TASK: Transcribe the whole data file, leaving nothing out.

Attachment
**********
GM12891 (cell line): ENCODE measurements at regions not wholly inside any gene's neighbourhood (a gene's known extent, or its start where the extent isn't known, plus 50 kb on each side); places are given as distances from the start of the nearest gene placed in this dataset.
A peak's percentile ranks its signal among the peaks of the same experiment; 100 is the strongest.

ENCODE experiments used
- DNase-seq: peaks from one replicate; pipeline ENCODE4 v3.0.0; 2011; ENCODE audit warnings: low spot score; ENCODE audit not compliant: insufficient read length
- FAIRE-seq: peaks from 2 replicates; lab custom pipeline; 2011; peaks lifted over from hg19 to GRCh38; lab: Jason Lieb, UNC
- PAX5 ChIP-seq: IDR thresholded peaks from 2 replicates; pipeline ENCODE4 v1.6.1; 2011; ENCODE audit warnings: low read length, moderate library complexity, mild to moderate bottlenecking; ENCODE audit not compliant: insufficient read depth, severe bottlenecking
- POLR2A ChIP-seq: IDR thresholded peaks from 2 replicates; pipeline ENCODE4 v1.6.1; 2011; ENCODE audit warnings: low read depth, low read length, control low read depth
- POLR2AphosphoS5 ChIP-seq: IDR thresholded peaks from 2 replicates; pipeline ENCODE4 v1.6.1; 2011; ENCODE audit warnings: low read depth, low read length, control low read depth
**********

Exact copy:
GM12891 (cell line): ENCODE measurements at regions not wholly inside any gene's neighbourhood (a gene's known extent, or its start where the extent isn't known, plus 50 kb on each side); places are given as distances from the start of the nearest gene placed in this dataset.
A peak's percentile ranks its signal among the peaks of the same experiment; 100 is the strongest.

ENCODE experiments used
- DNase-seq: peaks from one replicate; pipeline ENCODE4 v3.0.0; 2011; ENCODE audit warnings: low spot score; ENCODE audit not compliant: insufficient read length
- FAIRE-seq: peaks from 2 replicates; lab custom pipeline; 2011; peaks lifted over from hg19 to GRCh38; lab: Jason Lieb, UNC
- PAX5 ChIP-seq: IDR thresholded peaks from 2 replicates; pipeline ENCODE4 v1.6.1; 2011; ENCODE audit warnings: low read length, moderate library complexity, mild to moderate bottlenecking; ENCODE audit not compliant: insufficient read depth, severe bottlenecking
- POLR2A ChIP-seq: IDR thresholded peaks from 2 replicates; pipeline ENCODE4 v1.6.1; 2011; ENCODE audit warnings: low read depth, low read length, control low read depth
- POLR2AphosphoS5 ChIP-seq: IDR thresholded peaks from 2 replicates; pipeline ENCODE4 v1.6.1; 2011; ENCODE audit warnings: low read depth, low read length, control low read depth